These cheddar-scallion biscuits from Serious Eats are my new jam. The scallions in our garden from last spring are still going strong, although they have flowered. I use 2 cups of flour and it’s still a pretty wet dough. I also added half a teaspoon of dried dill, because dill is good. A batch of these biscuits doesn’t last more than a day around here (largely due to the fact that I eat them constantly).
Made these last night, but my biscuit mojo was AWOL. The butter got too melted (don’t ask), too much milk, shouldn’t’ve tried using part whole wheat, something. They weren’t bad, just not light and fluffy as I’d’ve liked them to be.
We also made meatloaf (not Meatloaf), one of the foods I learned at my mother’s knee, and one for which I have and will never use a written down recipe. I will do many things for food, but I won’t do that. I consider myself lucky that although my mom abandoned her mother’s homecooking habit for daily life, some things, for the rare occasion, were passed down: I can roast a turkey, loaf a meat, bake a cake (thanks dad for that one), and have the best recipe for potato blob rolls in the USA. I have *someplace* to start from, some foods that are “mine”, in my heritage, my family, my childhood, my bones. How many people lack this, cultural connection and practical competence both, because of time crunch, TV dinners, foods falling out of fashion, assimilation, or assumptions that “you don’t need to know this, you’re a BOY”?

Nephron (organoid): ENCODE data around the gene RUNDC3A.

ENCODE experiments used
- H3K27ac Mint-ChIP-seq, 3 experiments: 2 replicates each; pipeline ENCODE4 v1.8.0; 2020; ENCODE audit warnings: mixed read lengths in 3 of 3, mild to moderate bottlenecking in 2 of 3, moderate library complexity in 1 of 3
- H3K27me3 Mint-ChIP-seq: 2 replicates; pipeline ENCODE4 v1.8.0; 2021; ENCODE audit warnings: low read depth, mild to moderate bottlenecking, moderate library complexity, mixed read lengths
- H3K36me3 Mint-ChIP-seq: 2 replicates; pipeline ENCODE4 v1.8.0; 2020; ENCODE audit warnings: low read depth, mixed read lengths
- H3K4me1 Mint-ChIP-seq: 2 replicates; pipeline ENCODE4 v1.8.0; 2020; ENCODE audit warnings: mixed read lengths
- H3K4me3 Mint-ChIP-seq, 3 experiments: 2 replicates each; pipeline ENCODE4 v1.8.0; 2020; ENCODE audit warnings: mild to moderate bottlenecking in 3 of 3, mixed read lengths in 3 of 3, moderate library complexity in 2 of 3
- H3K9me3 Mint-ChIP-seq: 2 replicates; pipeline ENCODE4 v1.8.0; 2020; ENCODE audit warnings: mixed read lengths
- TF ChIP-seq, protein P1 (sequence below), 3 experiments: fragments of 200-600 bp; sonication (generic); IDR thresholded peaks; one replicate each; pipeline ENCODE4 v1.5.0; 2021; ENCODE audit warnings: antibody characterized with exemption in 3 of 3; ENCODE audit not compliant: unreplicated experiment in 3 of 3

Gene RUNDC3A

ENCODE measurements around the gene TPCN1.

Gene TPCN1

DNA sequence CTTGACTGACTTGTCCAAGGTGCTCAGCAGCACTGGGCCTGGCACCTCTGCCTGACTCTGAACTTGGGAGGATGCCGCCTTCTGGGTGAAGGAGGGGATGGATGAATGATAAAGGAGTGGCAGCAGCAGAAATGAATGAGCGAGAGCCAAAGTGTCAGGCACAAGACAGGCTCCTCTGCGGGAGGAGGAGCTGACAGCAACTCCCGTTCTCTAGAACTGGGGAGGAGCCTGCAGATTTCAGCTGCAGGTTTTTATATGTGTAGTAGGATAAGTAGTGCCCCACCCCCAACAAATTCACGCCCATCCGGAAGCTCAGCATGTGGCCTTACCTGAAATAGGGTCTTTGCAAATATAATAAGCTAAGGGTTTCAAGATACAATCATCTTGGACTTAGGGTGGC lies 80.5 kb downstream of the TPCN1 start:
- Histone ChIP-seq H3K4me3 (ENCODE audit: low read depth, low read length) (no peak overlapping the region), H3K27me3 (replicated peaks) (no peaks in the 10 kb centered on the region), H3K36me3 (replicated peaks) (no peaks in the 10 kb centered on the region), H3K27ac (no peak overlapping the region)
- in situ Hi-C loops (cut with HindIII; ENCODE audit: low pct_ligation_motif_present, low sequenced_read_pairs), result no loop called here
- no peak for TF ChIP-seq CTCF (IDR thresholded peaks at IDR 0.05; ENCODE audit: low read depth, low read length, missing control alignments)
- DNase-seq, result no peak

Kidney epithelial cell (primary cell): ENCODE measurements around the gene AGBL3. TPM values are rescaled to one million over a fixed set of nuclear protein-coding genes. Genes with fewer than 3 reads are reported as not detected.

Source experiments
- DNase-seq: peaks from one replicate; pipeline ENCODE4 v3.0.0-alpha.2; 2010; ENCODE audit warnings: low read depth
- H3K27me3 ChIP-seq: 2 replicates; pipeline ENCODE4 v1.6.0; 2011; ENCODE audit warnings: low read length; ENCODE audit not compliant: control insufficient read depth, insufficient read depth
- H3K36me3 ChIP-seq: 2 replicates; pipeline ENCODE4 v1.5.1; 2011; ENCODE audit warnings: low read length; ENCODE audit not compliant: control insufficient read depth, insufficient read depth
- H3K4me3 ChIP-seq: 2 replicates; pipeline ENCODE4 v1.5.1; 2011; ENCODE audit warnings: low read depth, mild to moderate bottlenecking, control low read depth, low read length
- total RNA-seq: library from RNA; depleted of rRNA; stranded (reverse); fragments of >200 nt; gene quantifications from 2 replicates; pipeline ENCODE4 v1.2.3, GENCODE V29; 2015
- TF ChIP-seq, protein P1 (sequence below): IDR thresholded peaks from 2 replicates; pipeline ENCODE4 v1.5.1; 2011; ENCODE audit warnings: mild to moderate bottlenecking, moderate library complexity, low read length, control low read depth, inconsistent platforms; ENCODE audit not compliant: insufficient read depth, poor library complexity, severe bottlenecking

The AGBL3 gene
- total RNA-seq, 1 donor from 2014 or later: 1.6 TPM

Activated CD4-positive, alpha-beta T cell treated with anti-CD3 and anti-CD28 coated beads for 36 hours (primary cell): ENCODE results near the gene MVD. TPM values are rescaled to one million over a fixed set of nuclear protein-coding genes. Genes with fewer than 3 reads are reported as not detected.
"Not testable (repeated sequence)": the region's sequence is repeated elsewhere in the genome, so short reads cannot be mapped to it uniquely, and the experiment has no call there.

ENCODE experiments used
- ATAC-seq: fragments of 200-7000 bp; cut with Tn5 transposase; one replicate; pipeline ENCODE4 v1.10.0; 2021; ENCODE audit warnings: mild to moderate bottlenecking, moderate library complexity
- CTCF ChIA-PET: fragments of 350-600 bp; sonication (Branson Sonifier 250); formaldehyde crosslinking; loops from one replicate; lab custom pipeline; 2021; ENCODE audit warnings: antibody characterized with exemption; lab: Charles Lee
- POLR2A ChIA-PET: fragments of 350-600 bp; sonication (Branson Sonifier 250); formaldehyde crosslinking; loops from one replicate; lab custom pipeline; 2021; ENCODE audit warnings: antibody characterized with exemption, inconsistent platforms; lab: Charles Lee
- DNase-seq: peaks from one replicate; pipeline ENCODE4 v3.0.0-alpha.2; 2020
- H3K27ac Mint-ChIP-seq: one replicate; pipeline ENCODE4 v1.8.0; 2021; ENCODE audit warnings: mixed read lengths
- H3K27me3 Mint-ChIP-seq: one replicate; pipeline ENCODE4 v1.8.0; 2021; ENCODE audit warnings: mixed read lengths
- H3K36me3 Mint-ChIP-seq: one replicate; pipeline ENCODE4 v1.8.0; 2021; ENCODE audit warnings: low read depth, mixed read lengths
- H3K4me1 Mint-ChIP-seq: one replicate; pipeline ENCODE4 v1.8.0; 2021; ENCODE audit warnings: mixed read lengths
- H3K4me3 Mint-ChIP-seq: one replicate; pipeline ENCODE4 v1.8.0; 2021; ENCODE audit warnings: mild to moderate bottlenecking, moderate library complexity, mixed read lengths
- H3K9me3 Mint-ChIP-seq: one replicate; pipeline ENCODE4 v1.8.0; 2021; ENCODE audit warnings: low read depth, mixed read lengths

It’s not that homecooking is morally superior, much less would I agree anyone is a “bad mom” for not, but something is lost when we let go of this, of how to feed ourselves and our community. I’m glad I have Trader Joe’s oven-bake orange chicken for when we just don’t want to cook, glad I have the internet and a world’s worth of new recipes to play with, but, malign this boring brown mound as you will, I’m glad I have this, too.